payment services directive psd2 PISP AISP

On January 12, 2016, the revised Payment Services Directive (PSD2) came into force in the European Union (EU). When the original Payment Services Directive (PSD1) was issued in 2007, the purpose of the directive was to create a single market for payments within the European Union by providing a legal platform with comprehensive rules and guidelines that advocate efficiency, innovation and reduced costs. At the time, the payments industry included banks, credit institutions, e-money issuers, payment system providers, and money transfer businesses.

PSD1 predated the rise of financial technology (fintech), which resulted in a grey regulatory landscape for many payment-related fintechs, inadvertently creating an unequal playing field. The objective of PSD2 was to create a level playing field for all payment services with security and consumer privacy at the forefront.

In a previous blog post, we covered many of the key aspects of PSD2. Now that PSD2 is in effect, how will it impact fintech in Europe and other fintech companies servicing the European market?

New Payment Services Covered Under PSD2

Under the updated regulations of PSD2, two types of third-party payment service providers (TPPs) have been introduced.

Payment Initiation Service Provider (PISP)
PISPs play an important role for online payments, as they provide the bridge between the customer and the merchant. Once PSD2 is fully implemented, consumers can pay directly from their bank account to an eCommerce business without the need to provide any banking or credit card information.

Instead, the PISP will initiate a secure direct connection to the bank or credit card issuer via an application program interface (API) that asks the customer to log in using their credentials. By logging in, the customer is giving their consent to transfer funds from their account to the merchant.

This process will be similar to what already happens with payment service providers like PayPal, and the authorization process is much like what we are already accustomed to when we use our Facebook or Google accounts to connect to a different online service. No account information is stored by the PISP or merchant, and the PISP is only permitted to provide a yes/no response to confirm whether or not the customer has sufficient funds to pay for the transaction.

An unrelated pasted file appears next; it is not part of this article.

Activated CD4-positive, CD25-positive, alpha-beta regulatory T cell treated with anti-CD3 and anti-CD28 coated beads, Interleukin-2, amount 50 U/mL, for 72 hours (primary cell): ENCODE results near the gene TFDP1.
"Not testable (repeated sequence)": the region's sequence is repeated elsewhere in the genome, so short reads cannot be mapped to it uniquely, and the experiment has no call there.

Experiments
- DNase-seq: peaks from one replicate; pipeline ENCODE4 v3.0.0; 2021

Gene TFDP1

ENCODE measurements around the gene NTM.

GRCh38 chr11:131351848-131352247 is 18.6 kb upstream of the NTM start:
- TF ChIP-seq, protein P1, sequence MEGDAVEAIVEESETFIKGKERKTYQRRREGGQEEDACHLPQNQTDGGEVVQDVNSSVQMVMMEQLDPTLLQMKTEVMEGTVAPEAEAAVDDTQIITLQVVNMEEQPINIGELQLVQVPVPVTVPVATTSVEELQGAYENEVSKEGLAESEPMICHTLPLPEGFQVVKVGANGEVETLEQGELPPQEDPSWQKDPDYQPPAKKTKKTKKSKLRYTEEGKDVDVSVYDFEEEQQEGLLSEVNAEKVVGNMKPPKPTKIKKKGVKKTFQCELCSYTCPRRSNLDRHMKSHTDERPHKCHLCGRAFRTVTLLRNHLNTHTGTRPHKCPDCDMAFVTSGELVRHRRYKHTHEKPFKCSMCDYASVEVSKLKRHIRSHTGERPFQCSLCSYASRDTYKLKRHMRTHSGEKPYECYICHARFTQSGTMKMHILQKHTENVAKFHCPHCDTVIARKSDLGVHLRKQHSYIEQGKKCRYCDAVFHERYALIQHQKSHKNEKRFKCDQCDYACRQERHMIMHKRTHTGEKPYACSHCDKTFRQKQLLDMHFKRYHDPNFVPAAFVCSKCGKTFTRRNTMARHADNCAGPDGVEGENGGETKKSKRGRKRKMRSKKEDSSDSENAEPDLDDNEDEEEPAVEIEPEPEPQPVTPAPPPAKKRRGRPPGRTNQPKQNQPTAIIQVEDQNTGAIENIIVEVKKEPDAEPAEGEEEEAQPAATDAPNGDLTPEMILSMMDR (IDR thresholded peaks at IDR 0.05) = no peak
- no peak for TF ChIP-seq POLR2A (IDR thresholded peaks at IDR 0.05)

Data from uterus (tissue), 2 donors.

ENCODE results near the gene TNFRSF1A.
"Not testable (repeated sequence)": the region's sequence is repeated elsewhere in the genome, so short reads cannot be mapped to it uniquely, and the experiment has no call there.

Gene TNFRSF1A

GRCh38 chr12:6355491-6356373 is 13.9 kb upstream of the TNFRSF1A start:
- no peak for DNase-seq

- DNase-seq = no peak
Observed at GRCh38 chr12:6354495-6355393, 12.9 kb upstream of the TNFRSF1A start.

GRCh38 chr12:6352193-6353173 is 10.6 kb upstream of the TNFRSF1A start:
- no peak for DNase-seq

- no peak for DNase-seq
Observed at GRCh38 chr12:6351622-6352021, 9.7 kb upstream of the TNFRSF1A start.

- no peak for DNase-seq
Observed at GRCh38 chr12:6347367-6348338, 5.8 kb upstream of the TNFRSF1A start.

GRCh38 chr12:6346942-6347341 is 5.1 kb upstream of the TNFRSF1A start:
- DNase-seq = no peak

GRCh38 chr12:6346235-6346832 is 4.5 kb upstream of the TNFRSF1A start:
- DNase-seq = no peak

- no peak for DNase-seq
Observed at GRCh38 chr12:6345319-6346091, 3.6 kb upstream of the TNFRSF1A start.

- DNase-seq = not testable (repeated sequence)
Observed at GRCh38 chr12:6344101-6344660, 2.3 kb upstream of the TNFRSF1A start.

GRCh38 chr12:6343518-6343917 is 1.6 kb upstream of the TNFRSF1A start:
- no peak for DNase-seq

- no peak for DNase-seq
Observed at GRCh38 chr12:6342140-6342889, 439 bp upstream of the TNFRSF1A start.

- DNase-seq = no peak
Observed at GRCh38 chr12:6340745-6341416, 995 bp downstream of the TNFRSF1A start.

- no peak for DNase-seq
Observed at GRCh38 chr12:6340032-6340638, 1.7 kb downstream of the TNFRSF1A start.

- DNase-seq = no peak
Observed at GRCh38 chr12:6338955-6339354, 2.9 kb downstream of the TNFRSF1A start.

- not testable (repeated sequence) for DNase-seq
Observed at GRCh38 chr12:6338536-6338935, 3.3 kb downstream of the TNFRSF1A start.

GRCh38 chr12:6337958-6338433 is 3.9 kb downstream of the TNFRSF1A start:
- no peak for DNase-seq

Account Information Service Provider (AISP)
The AISP model is one that is already actively in use in North America. Services like Intuit’s Mint, which provide users with an overall view of activity on all of their financial services, are classic examples of AISPs.

Unlike in North America, AISPs operating in the European Union thus far have had limited adoption and success. This is due mostly to the practice of “screen scraping” that is used to collect data from the various financial services accounts. “Screen scraping” requires the customer to provide the login information for all of their financial services accounts to the AISP, which violates the terms and conditions of the financial services companies.

It remains unclear at this point exactly how this will be addressed in the case of the European Union, but the Regulatory Technical Standards that will define the requirements to protect customer’s security credentials are presently being discussed. The European Banking Authority has been assigned the task of delivering the new standards by January 2017.

PSD2 and Open Banking

Another significant change that will result from PSD2 is the requirement for the incumbent financial institutions, such as banks, to share customer data with PISPs and AISPs with the customer’s permission. This presents an excellent opportunity for fintech companies, especially due to the expected availability of open APIs that will allow fintech platforms to connect with banks to provide new innovative services.

The British government has thrown its support behind PSD2 and Open API standards in the hopes of providing consumers with more secure and affordable financial services that are easier to use. In a report released by the UK Treasury in November 2015, the government committed itself to working with regulators to promote providing consumers with easier access to data that will allow them to find the deals for financial services. One of the examples given in the report includes using price comparison websites to access data on behalf of consumers using secure APIs.

Support for open-source APIs in financial services is not only limited to the UK. In Germany, Fidor Bank – a digital bank founded in 2009 – has been a long-time proponent of open APIs. The country is also home to the Open Bank Project, which provides its own open-source “API for banks” that uses secure enterprise-ready technology and supports OAuth, the same protocol enabling logins on third-party websites using credentials from Facebook, Google, and LinkedIn.

There may very well also be a ripple effect from PSD2 that extends well beyond the EU. As the European fintech industry will likely see large gains as a result, other countries in other regions, such as the U.S., are expected to push for open APIs for banking in order to avoid being left behind.

“Over the next two years as EU countries roll out new legislation and regulations that conform to PSD2, the number of opportunities available for fintech companies will continue to grow,” said Jon Jones, President of Trulioo. “PSD2 not only levels the playing field for fintech companies seeking to compete with traditional banks, but there is also great potential for more innovative products and services to be made available to consumers with more open and secure access to financial data.”

Should other markets follow Europe’s Directive to standardize regulations in payments with privacy and security at top of mind?